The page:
Posted by Tom on Wednesday, June 03, 2009
Despite the press releases heaping praise on "a seamless "Virgin" experience," an interlining agreement really doesn't make the relationship between the rather disparate Virgin brands any closer. Most airlines have various interlining agreements; for example, United and American have an interlining agreement with each other, and V Australia and Delta announced one back in March. For the traveler, this usually means that you don't have to retrieve your luggage in the stop-over airport and check it in again for the next flight, as you would have to do if you were traveling on two airlines that didn't have an interlining agreement.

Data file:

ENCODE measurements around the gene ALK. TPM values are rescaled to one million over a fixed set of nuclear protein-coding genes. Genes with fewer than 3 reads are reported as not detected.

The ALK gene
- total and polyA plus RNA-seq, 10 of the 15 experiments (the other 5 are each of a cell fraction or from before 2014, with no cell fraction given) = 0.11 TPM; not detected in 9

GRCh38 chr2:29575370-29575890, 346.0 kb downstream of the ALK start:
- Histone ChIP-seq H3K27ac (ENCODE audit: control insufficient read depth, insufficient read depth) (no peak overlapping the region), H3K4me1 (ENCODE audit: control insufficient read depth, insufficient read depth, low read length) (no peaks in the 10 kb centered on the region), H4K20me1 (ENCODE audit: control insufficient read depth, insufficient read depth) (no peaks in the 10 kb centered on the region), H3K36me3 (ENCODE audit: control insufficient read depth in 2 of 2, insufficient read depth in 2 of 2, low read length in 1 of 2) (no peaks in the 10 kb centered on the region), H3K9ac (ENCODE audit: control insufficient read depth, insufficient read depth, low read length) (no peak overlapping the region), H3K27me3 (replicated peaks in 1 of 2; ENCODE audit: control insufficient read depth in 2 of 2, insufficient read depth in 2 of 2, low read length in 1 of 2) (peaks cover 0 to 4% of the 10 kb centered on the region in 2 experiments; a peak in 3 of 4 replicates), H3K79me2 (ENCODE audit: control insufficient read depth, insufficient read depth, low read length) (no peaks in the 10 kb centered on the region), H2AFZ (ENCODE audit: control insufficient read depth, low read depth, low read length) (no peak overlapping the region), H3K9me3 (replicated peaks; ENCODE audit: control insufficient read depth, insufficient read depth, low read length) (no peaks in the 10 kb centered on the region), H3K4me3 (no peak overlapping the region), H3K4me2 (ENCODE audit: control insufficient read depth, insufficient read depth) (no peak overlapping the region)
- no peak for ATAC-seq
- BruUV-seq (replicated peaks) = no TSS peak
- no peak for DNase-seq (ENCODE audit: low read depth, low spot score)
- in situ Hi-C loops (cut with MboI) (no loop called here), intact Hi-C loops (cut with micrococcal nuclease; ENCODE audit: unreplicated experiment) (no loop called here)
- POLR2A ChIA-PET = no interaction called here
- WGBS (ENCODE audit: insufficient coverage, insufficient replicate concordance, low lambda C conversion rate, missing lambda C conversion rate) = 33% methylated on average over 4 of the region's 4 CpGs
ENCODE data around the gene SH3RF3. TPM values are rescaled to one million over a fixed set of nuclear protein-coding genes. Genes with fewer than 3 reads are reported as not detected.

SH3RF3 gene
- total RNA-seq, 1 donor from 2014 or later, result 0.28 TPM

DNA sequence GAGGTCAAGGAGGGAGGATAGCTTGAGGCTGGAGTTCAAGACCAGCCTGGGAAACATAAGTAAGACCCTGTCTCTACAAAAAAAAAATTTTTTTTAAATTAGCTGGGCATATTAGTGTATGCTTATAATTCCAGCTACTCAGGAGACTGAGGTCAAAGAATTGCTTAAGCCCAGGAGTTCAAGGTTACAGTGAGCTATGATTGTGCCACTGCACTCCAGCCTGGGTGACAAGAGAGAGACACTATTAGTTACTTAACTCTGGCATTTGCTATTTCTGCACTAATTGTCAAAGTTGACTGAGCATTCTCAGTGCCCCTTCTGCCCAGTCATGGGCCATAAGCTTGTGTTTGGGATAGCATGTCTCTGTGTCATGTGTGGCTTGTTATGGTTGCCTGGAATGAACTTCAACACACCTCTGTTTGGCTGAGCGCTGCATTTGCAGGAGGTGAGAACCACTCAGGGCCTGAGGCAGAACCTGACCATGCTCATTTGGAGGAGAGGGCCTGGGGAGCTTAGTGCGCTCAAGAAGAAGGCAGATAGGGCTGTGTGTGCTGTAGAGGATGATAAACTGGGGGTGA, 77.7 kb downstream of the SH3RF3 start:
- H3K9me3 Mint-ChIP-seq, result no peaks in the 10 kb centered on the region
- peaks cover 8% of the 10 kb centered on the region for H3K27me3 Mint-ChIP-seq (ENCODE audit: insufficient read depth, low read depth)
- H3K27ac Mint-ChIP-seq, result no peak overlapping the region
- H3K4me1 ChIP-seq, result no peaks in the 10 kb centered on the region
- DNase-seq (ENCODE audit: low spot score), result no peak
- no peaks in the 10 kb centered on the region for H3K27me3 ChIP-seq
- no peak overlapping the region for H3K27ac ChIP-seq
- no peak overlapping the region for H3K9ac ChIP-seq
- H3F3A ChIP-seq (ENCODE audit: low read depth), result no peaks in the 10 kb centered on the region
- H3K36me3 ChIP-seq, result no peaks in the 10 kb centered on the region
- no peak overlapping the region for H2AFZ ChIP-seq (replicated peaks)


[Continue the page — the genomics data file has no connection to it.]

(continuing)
An interline agreement shouldn't be confused with a code-share agreement. That's when an airline can issue a flight number for a given flight, even if its code-share partner is actually the one operating it. (This is a common practice among airline alliance members. For example, US Airways flight 5947 between Spokane, WA and Denver is really operated by United Airlines flight 812.) Both airlines can then sell tickets on the same flight.
As of yet, there's been no announcement of any code-sharing between Virgin America and V Australia. But fellow 'Virgin' companies Virgin Atlantic and Virgin Blue already codeshare.